In a striking photograph, an elderly man emerges, his head encircled by a powerful symbol of destruction - a ring of bullets, creating an image akin to swimming in a pool of ammunition. However, this man's story goes beyond the haunting image. Meet Michael Sidko, the last surviving witness of the harrowing Babyn Yar massacre.
His remarkable journey and resilience make him one of the central figures in the Humans of the Holocaust exhibit, which was launched last week, just a few minutes away from where the original Nazi Dachau concentration camp existed while killing tens of thousands of Jews.
The Humans of the Holocaust photo exhibit will be on display at the Max Mannheimer Haus in Dachau Germany until the beginning of August and is open to the public. Afterward, the exhibition will tour the seven Bavarian administrative districts this year and next year.
For this purpose, the Foundation for International Youth Exchange Bavaria selects secondary schools, high schools, vocational schools, youth education centers, and other public places that have a connection to the topic.
"Our goal is to inform young people about the Holocaust and to raise awareness for tolerance and respect, said Melanie Huml, Bavarian State Minister for European Affairs and International Affairs and chair of the board of Trustees of the Foundation for International Youth Exchange Bavaria last week at the opening of an exhibition about Holocaust survivors in Dachau.
Past, present, and future
“I am taking ownership of the symbol that turned me into a subhuman and turning it into an optimistic and smiling creation.”- Dugo Litner
Huml added at the event that “With the connection between the exhibition and youth exchange, we are building a bridge between the past, the present, and the future. We encourage young people to actively stand up against antisemitism, racism, and all forms of intolerance. Getting to know each other and the culture of remembrance strengthens mutual understanding.”
She shared that during her trip to Israel at the end of last year, she understood that “due to Shoa we have the responsibility and obligation to keep the memory alive, especially for future generations, so that this never happens again."
Dachau, one of the earliest concentration camps established by the Nazis in 1933, stands as a chilling testament to the horrors of the Holocaust. Initially designed to imprison Hitler's political opponents, the camp expanded its scope to include forced labor and the incarceration of various groups, including Jews and Romani.
With nearly 100 sub-camps spread across southern Germany and Austria, Dachau became a symbol of unimaginable suffering and death. Today, the Dachau Memorial Site serves as a solemn place of remembrance, housing religious memorials and welcoming visitors to reflect upon this dark chapter in history.
The exhibition tells the extraordinary stories of 40 Holocaust survivors as well as second and third-generation survivors. The exhibition engages viewers with the human stories behind every photo, and by extension, helps them to imagine the millions of untold stories.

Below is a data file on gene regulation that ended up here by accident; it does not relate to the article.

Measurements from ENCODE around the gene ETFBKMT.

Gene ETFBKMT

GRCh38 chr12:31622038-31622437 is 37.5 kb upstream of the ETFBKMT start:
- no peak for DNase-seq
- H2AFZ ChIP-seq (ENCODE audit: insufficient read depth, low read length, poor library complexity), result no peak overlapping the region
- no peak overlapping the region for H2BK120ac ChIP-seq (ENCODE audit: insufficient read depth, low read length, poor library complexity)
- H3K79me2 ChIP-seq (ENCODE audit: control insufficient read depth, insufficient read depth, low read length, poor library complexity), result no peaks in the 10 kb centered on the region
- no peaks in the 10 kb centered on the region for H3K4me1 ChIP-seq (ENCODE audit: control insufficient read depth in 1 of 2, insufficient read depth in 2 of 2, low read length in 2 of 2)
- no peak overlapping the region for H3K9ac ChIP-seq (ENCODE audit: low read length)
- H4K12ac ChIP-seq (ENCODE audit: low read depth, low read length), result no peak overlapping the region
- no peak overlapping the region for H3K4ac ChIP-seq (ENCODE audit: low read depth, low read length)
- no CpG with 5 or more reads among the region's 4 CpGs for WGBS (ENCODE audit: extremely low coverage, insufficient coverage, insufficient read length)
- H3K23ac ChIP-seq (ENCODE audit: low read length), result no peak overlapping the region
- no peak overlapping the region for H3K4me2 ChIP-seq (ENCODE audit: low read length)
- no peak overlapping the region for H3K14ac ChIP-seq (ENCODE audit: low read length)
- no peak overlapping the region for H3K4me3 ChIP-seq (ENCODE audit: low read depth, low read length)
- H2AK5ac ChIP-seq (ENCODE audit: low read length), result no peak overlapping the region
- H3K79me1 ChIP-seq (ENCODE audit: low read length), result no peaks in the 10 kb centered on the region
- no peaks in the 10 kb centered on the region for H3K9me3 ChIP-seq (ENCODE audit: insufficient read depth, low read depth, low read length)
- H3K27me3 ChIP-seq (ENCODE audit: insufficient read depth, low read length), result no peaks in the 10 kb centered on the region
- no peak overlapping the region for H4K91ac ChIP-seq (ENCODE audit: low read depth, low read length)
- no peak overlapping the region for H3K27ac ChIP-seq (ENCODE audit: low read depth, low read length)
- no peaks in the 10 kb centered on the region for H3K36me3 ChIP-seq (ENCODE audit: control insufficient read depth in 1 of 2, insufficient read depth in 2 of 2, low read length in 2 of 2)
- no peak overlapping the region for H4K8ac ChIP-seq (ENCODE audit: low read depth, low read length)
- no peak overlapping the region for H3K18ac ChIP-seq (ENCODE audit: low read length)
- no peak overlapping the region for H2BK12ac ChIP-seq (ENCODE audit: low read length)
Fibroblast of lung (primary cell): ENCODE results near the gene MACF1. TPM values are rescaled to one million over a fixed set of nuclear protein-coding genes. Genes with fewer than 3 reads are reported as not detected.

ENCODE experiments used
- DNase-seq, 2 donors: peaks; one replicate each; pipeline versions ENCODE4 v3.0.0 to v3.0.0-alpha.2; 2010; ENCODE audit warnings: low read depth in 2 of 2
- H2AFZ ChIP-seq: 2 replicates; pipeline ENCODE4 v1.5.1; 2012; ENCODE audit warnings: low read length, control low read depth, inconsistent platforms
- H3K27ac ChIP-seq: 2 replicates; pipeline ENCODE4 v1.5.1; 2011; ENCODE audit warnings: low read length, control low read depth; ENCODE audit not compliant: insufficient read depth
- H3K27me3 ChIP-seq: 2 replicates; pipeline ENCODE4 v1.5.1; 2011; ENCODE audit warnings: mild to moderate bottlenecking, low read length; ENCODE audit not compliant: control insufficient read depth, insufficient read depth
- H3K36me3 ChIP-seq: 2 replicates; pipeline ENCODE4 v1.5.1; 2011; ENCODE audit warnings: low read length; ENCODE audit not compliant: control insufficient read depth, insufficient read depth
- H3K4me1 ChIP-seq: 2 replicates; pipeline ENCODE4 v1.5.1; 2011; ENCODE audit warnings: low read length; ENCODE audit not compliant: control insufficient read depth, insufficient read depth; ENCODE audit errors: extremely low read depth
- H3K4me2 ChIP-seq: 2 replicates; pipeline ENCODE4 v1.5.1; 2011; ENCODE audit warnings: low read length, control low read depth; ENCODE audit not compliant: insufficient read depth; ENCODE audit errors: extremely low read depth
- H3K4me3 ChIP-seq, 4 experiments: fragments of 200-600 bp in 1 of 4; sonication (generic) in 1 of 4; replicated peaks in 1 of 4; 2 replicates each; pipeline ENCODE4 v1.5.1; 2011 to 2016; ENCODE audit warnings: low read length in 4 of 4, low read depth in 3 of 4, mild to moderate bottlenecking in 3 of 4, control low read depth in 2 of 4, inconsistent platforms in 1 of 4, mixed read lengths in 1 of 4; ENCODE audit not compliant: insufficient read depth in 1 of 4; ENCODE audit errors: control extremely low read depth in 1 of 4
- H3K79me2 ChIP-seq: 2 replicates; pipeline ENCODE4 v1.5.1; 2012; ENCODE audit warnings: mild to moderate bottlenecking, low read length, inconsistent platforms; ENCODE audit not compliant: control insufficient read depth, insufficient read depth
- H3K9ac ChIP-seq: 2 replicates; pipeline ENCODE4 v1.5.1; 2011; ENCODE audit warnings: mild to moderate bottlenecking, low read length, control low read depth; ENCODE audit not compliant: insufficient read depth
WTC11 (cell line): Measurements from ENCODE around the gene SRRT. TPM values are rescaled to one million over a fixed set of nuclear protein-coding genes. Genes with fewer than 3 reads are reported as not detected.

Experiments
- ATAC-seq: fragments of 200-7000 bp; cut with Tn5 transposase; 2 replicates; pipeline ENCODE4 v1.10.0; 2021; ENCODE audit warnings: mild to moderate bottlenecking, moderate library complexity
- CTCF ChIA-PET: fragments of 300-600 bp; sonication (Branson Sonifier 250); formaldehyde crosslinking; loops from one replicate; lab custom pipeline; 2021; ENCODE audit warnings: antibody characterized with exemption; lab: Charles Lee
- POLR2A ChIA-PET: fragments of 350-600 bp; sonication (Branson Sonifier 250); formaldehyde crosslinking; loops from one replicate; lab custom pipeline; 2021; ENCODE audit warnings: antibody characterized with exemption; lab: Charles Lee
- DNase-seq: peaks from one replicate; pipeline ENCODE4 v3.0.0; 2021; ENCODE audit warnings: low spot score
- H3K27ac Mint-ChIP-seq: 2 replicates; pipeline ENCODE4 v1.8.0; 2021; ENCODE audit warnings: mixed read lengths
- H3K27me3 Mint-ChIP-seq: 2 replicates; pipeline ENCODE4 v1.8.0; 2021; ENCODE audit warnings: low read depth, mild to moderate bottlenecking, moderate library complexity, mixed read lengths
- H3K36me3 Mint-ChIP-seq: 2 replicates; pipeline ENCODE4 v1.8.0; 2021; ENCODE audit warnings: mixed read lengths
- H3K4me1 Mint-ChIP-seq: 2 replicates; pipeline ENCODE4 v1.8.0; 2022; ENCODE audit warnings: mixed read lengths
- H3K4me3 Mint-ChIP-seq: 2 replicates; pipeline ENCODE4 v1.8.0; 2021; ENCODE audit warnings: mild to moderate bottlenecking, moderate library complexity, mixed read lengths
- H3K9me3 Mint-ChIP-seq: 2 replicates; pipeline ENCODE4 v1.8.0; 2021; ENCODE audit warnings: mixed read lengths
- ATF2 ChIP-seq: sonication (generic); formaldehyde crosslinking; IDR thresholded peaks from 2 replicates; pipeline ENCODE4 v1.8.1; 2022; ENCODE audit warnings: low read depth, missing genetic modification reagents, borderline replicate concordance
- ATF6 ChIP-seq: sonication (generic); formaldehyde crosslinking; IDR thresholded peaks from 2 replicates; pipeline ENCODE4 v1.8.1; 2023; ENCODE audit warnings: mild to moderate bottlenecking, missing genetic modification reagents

Kaganovitz, the photographer, told The Jerusalem Post in April that he started the Humans of the Holocaust project “after I saw a survey conducted by the Claims Conference that revealed that over two-thirds of millennials have never heard of Auschwitz and that half could not name a single concentration camp or ghetto.”
The stories behind the numbers
“Those numbers send a shiver down my spine, and I realized that I have to do something in order to better inform and educate people about the universal lessons of the Holocaust,” he said.
At the opening event of the exhibition, Kaganovitz shared with the audience that in his opinion, Millennials and Gen Z youth have a great curiosity about the subject of the Holocaust. I want to satisfy their curiosity about the exhibition. Therefore, I try to educate and inform young people about the lessons of the Holocaust in a contemporary way. The collected portraits are inspiring, very personal, and optimistic. They are portrayed in unexpected and moving ways. The stories have a global and universal message. You don't have to be Jewish to identify with them."
The Foundation for International Youth Exchange Bavaria was established by the Bavarian government in July 2021. The goal is to enable every young person in Bavaria to spend time abroad. For this aim, it develops and promotes innovative project and program formats with sponsors of international youth exchange and strengthens existing encounter programs with a focus on priority target groups and regions.
The Max Mannheimer Study Center is an extracurricular educational center that aims to provide young people from all over the world with an intensive examination of the Nazi era and the history of the Dachau concentration camp.
Dugo Litner, a survivor of Auschwitz-Birkenau, was photographed posing with a yellow-colored balloon in the shape of a Jewish star, and the word “Jude” was written on it.
Litner became famous in Israel, mainly among youngsters, since they annually celebrate the day he was freed from Auschwitz by eating a falafel, as he has been doing for decades. He is quoted in the exhibition saying that “I am taking ownership of the symbol that turned me into a subhuman and turning it into an optimistic and smiling creation.”